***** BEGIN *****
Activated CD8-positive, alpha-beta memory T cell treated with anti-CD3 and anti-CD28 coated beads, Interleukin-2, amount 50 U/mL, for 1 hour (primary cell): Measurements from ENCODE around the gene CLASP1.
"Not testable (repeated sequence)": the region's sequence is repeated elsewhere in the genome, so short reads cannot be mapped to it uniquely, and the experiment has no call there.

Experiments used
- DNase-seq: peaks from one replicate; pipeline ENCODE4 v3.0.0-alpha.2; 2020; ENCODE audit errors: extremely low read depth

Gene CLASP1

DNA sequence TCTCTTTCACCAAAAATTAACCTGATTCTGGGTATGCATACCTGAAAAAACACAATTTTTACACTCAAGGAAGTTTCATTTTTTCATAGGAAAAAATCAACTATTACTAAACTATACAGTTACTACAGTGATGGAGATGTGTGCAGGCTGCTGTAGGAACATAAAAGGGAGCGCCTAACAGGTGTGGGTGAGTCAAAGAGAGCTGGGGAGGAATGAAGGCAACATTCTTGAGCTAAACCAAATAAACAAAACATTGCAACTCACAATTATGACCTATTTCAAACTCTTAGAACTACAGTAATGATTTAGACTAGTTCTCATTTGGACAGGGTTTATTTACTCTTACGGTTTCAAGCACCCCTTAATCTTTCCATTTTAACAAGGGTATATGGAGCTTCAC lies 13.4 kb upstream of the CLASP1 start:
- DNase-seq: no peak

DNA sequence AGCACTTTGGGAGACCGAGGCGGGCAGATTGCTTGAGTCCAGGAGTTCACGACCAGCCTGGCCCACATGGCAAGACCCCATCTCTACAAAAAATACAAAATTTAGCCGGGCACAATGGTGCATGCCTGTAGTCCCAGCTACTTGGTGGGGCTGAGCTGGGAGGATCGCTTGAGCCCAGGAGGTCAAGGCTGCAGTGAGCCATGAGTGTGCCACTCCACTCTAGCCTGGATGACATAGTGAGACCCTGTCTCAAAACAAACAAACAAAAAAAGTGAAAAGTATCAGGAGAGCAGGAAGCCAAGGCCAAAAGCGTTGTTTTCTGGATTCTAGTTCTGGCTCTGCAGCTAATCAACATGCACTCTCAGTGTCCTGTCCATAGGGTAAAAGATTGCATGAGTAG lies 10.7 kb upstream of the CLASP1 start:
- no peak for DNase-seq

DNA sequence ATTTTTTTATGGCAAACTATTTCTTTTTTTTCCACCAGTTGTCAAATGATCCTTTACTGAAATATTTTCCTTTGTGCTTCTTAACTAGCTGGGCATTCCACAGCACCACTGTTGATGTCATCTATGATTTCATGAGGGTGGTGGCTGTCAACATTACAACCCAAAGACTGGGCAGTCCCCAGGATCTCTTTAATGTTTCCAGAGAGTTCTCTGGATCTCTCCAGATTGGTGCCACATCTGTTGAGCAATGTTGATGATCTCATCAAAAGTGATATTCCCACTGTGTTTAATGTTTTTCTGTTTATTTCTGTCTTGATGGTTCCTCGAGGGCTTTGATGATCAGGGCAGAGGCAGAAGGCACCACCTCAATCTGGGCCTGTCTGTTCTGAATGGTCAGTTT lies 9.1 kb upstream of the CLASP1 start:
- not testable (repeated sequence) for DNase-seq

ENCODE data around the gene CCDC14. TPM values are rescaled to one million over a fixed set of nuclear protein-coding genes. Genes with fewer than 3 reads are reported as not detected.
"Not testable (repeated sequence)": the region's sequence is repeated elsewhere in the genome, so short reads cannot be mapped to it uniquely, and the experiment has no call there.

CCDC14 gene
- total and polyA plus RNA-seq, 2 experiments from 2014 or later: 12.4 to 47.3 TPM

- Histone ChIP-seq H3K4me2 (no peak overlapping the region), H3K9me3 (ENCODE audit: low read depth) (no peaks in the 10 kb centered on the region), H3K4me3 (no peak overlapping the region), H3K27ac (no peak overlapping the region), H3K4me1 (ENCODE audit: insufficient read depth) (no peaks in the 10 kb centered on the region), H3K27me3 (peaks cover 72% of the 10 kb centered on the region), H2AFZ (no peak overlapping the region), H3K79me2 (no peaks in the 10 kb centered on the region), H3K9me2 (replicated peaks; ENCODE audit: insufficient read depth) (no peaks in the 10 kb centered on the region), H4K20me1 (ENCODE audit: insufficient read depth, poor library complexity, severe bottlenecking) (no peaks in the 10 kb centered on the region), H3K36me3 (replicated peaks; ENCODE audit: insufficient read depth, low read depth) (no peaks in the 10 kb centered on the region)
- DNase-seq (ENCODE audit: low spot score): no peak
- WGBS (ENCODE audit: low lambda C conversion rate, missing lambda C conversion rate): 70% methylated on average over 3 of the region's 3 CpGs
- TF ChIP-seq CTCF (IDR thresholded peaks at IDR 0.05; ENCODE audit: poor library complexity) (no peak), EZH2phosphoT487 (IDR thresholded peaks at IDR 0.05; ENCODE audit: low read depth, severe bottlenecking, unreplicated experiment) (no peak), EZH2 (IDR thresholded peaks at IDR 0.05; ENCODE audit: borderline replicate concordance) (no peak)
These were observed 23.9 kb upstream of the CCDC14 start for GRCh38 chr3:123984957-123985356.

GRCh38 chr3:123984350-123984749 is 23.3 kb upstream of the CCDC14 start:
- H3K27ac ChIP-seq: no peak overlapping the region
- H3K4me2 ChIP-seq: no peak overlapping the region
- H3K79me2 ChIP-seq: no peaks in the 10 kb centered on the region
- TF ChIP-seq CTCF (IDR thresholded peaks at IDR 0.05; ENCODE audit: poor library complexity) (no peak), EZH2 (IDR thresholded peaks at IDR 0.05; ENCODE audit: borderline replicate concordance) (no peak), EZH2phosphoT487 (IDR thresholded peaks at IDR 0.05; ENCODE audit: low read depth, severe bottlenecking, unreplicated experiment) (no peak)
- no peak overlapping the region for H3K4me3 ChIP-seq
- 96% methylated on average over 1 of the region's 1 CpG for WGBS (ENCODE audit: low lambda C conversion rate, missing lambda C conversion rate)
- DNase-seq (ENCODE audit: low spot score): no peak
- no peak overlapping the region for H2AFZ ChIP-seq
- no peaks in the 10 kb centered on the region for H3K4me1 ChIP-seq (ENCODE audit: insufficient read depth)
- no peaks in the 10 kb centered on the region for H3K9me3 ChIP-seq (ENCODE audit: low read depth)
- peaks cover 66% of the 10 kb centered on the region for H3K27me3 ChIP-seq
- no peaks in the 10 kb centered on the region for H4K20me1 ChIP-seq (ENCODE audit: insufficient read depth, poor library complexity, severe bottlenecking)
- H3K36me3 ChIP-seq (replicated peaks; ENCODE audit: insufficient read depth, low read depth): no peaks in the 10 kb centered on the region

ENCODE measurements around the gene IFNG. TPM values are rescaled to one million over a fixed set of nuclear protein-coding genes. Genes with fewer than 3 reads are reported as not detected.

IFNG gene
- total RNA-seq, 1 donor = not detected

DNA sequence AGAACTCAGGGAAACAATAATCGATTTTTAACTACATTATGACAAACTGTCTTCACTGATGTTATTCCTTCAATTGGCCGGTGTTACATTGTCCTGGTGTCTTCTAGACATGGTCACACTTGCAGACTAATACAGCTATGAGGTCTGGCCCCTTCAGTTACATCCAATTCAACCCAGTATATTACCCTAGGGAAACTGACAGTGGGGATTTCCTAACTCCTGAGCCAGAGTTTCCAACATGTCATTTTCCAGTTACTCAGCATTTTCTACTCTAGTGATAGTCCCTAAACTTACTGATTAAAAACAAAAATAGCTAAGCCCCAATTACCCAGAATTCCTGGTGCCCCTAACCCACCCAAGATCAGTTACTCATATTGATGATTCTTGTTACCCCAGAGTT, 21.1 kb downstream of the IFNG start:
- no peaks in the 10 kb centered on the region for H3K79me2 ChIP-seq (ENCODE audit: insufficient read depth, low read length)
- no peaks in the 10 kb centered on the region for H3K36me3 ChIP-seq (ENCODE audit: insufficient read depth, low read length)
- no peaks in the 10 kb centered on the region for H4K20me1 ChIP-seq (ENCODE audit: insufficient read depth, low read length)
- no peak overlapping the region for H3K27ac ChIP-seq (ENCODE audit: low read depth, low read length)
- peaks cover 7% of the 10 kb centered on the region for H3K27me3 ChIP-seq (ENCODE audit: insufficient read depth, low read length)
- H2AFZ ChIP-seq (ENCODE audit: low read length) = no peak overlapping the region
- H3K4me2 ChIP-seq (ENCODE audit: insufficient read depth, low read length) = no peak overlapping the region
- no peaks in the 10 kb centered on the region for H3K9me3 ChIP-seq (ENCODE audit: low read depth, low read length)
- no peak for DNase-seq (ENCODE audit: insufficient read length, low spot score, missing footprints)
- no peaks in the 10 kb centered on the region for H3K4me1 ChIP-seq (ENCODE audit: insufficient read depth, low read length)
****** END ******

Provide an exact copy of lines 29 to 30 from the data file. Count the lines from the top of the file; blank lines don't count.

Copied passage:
- no peak overlapping the region for H2AFZ ChIP-seq
- no peaks in the 10 kb centered on the region for H3K4me1 ChIP-seq (ENCODE audit: insufficient read depth)